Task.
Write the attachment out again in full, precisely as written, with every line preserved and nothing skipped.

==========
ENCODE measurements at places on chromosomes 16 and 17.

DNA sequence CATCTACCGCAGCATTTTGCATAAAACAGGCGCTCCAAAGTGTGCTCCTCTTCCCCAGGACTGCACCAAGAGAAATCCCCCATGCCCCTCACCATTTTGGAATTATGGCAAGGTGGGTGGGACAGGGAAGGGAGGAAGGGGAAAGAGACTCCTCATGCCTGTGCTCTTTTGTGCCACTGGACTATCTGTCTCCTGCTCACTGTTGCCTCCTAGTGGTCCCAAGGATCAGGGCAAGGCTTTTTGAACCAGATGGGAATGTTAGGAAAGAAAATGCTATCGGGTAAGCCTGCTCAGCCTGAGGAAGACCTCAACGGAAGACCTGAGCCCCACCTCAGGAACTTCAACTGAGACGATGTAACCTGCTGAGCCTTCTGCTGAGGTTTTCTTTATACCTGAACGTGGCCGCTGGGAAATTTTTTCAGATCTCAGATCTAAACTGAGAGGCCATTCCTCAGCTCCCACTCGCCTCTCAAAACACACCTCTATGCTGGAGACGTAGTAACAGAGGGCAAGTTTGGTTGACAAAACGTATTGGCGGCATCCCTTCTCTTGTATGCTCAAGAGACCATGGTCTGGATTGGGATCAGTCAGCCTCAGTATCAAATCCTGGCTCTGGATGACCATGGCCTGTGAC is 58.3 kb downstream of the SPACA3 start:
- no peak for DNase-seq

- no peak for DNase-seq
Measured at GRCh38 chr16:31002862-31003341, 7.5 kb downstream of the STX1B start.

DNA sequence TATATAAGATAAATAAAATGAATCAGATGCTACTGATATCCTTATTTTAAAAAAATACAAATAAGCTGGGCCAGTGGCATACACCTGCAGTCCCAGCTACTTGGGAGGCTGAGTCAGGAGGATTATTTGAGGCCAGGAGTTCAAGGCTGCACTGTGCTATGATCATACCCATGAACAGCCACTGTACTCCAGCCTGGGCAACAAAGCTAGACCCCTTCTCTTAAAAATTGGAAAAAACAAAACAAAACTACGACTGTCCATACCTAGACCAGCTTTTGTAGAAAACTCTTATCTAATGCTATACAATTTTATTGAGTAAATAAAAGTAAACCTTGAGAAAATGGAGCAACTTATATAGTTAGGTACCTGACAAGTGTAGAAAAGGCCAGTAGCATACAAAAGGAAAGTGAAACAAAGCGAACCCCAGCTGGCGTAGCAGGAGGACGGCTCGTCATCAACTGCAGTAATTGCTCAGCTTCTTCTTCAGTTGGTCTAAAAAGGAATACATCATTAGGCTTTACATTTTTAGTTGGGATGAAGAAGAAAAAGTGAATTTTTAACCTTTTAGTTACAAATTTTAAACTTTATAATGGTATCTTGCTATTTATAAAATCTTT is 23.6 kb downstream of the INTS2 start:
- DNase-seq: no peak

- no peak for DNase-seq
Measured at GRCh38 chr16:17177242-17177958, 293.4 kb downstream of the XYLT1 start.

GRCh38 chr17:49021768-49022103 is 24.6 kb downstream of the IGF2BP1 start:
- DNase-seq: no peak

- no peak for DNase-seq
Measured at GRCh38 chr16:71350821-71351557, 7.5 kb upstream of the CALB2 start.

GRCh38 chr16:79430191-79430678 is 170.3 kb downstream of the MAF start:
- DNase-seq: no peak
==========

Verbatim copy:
ENCODE measurements at places on chromosomes 16 and 17.

DNA sequence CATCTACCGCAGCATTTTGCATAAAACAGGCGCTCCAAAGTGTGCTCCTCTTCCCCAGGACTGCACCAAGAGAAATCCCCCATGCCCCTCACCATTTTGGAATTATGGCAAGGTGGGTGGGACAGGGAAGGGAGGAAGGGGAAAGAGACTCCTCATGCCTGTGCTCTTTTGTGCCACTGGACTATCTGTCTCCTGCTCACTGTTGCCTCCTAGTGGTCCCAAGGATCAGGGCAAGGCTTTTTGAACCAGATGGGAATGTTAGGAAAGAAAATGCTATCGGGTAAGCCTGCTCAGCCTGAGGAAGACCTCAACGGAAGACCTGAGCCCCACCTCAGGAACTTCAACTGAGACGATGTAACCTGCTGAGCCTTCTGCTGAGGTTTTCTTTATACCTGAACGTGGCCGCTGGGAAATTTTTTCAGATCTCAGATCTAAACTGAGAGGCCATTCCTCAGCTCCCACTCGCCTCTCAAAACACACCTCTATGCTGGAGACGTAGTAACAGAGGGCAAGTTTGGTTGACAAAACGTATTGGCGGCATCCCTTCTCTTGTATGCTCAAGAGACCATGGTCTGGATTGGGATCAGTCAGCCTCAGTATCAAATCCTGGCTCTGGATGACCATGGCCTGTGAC is 58.3 kb downstream of the SPACA3 start:
- no peak for DNase-seq

- no peak for DNase-seq
Measured at GRCh38 chr16:31002862-31003341, 7.5 kb downstream of the STX1B start.

DNA sequence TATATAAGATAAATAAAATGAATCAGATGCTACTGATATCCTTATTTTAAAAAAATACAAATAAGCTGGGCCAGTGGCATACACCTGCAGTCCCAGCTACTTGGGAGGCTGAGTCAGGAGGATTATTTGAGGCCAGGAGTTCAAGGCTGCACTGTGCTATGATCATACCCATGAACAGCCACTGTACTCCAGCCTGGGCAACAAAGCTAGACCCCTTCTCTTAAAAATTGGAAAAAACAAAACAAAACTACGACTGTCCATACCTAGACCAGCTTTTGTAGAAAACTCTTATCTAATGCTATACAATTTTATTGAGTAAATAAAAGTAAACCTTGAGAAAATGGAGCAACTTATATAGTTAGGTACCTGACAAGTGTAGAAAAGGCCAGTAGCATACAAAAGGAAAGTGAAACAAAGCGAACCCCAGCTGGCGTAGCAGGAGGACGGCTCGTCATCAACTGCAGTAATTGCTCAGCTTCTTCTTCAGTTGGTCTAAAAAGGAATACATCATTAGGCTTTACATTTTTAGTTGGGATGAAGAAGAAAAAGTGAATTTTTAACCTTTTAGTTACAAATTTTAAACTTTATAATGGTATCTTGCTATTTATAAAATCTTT is 23.6 kb downstream of the INTS2 start:
- DNase-seq: no peak

- no peak for DNase-seq
Measured at GRCh38 chr16:17177242-17177958, 293.4 kb downstream of the XYLT1 start.

GRCh38 chr17:49021768-49022103 is 24.6 kb downstream of the IGF2BP1 start:
- DNase-seq: no peak

- no peak for DNase-seq
Measured at GRCh38 chr16:71350821-71351557, 7.5 kb upstream of the CALB2 start.

GRCh38 chr16:79430191-79430678 is 170.3 kb downstream of the MAF start:
- DNase-seq: no peak